Gorbachev also understood that the repressions and hardships of the Soviet years were unnecessary, and he with advisors, some of whom I met and engaged in discussion, attempted to reform the Soviet system. There is no question that he was a great man and a sincere leader of the Soviet peoples.

President Reagan realized Gorbachev’s greatness. Reagan also realized that Gorbachev was limited in his ability to end the Cold War by distrustful elements in the Politburo. President Reagan’s plan, in which I was a participant, was to rescue the US economy from “stagflation” and then to put pressure of a threatened arms race — Star Wars — on the Soviet Union in order to enhance Gorbachev’s position in favor of ending the Cold War than to subject the struggling Soviet economy to an arms race with a revitalized US economy.

Reagan, despite the CIA’s opposition and that of the US military/security complex, carried out his plan not in order to win the cold war but as Reagan repeatedly stressed to all of us involved to end the Cold War. None of us, Reagan included, had any idea of Soviet collapse. Our purpose was to halt a gratuitous conflict that threatened humanity with nuclear Armageddon.

What we did not realize was that hard-line elements of the Soviet Communist Party thought that Gorbachev was making too many concessions to the West too soon without sufficient reciprocal concessions and guarantees. Apparently, Gorbachev himself did not realize it.

Reagan proceeded with care. He invited Gorbachev to the White House. Reagan convinced the distinguished American pianist, Van Cliburn, to come out of retirement and perform for Gorbachev in the White House. Van Cliburn had won, with Khrushchev’s approval, the inaugural International Tchaikovsky Competition in Moscow in 1958.

In addition to classics of Russian composers, Van Cliburn regaled Gorbachev with Russian folk songs. President Reagan absolutely forbade any derogatory reference to the Soviet Union. Nothing, not even the CIA, was to prevent the end of the Cold War.

After Reagan’s second term ended, I had less connection with his successor, his former vice president, George H. W. Bush, but I know for an absolute fact that Secretary of State James Baker gave assurances to Gorbachev that if Gorbachev permitted the unification of Germany, NATO would not move one inch to the East. There is no doubt about this, despite the denials by American neoconservatives and Clinton regime officials.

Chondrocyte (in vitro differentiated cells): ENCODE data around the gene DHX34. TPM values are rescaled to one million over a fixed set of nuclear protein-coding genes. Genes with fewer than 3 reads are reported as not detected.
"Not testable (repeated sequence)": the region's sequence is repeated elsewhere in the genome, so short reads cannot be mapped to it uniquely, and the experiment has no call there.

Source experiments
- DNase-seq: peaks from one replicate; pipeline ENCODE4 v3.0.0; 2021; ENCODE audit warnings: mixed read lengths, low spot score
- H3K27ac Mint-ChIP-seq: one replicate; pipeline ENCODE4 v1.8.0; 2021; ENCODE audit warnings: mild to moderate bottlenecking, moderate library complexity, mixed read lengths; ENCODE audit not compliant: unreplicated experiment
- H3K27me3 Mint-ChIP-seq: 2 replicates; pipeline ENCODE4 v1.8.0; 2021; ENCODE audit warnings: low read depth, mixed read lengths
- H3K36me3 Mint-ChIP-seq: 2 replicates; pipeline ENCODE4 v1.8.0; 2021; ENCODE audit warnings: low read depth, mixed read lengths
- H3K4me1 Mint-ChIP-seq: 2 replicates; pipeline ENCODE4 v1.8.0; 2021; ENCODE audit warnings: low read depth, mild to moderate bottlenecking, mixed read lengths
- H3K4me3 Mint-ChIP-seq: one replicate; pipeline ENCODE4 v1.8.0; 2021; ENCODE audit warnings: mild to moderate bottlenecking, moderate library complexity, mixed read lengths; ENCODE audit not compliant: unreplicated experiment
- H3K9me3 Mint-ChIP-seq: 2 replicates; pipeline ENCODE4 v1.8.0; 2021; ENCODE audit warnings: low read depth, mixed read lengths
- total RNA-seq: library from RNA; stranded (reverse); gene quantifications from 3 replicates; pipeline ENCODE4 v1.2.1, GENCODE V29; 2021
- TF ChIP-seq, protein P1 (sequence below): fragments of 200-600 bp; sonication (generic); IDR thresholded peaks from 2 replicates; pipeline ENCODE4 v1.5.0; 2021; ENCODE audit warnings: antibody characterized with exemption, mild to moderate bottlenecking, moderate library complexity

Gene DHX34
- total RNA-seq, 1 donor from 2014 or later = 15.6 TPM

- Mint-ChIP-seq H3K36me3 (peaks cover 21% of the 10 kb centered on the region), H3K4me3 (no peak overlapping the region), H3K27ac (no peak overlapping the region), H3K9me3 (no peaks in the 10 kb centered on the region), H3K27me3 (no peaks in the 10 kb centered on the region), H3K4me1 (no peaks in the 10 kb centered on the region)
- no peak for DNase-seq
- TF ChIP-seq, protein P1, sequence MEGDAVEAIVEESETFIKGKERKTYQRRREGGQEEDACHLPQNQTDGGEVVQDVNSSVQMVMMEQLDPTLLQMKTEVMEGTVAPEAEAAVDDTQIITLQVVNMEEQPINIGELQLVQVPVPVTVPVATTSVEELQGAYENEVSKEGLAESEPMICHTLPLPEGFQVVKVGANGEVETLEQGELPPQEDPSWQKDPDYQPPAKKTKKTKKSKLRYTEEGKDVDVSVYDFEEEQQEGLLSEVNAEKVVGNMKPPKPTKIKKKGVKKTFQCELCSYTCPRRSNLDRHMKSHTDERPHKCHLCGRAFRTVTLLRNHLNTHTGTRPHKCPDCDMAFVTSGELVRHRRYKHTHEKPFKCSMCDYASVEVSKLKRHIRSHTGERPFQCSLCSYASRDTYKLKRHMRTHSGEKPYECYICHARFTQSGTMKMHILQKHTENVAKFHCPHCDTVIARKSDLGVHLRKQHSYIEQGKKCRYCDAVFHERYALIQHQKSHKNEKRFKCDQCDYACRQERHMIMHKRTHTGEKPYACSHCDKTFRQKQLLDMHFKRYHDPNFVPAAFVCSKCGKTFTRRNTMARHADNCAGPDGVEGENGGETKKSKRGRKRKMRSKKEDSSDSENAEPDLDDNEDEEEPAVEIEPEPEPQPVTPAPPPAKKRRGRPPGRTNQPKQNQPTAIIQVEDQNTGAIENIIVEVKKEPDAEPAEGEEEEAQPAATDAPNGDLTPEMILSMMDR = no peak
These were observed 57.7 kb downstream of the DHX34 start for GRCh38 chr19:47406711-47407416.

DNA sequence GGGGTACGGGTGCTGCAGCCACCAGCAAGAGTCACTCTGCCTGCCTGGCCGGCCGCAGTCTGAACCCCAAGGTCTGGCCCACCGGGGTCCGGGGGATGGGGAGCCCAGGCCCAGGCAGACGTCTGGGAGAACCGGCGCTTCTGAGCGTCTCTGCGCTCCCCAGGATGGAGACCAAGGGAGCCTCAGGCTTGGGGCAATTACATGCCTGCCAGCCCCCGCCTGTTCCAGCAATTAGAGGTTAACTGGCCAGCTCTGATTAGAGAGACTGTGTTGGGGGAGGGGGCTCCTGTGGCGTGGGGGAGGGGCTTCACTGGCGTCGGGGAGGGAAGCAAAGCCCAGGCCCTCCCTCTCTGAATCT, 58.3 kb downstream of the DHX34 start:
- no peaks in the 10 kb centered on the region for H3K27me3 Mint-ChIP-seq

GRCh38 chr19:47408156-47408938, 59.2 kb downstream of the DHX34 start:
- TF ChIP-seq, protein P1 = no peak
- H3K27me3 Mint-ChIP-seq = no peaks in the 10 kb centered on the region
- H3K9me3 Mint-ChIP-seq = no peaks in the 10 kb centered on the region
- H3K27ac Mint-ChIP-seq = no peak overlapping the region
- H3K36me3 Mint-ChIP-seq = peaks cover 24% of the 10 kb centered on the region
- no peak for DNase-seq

The Soviet Union collapsed, not because of Reagan, but because the hardline Communists, disturbed, as is understandable, by Gorbachev’s trust in Washington’s word, attempted a coup and placed Gorbachev under house arrest. It was this miscalculation that brought about the collapse of the Soviet government and the rise of Yeltsin, who, intentionally or not, essentially was under Washington’s control.

Gorbachev, believing as did Reagan, in the futility of the Cold War, trusted that the conflict was over. Gorbachev’s mistake was that he did not understand Washington. An American President can make an agreement that can be rescinded by a successor. This is the case even if there are signed documents, but in the absence of signed documents, the corrupt Clinton regime was able to claim no such agreement as NATO not moving to Russia’s borders ever existed.

In view of the Democrat Clinton regime’s overthrowing the Reagan-Gorbachev ending of the Cold War with a New Cold War, now greatly expanded under the Democrat Biden, the Kremlin’s toleration of the West’s declared aggressive intentions against Russia is puzzling. How can anyone in the Kremlin ever again believe a word that Washington says?

In Russia Gorbachev is not seen as the great leader that he was. In America ignorant flag-waving patriots mistakenly base their pride on Reagan winning the Cold War.

As far as I, a participant, can tell, neither side understands what has happened.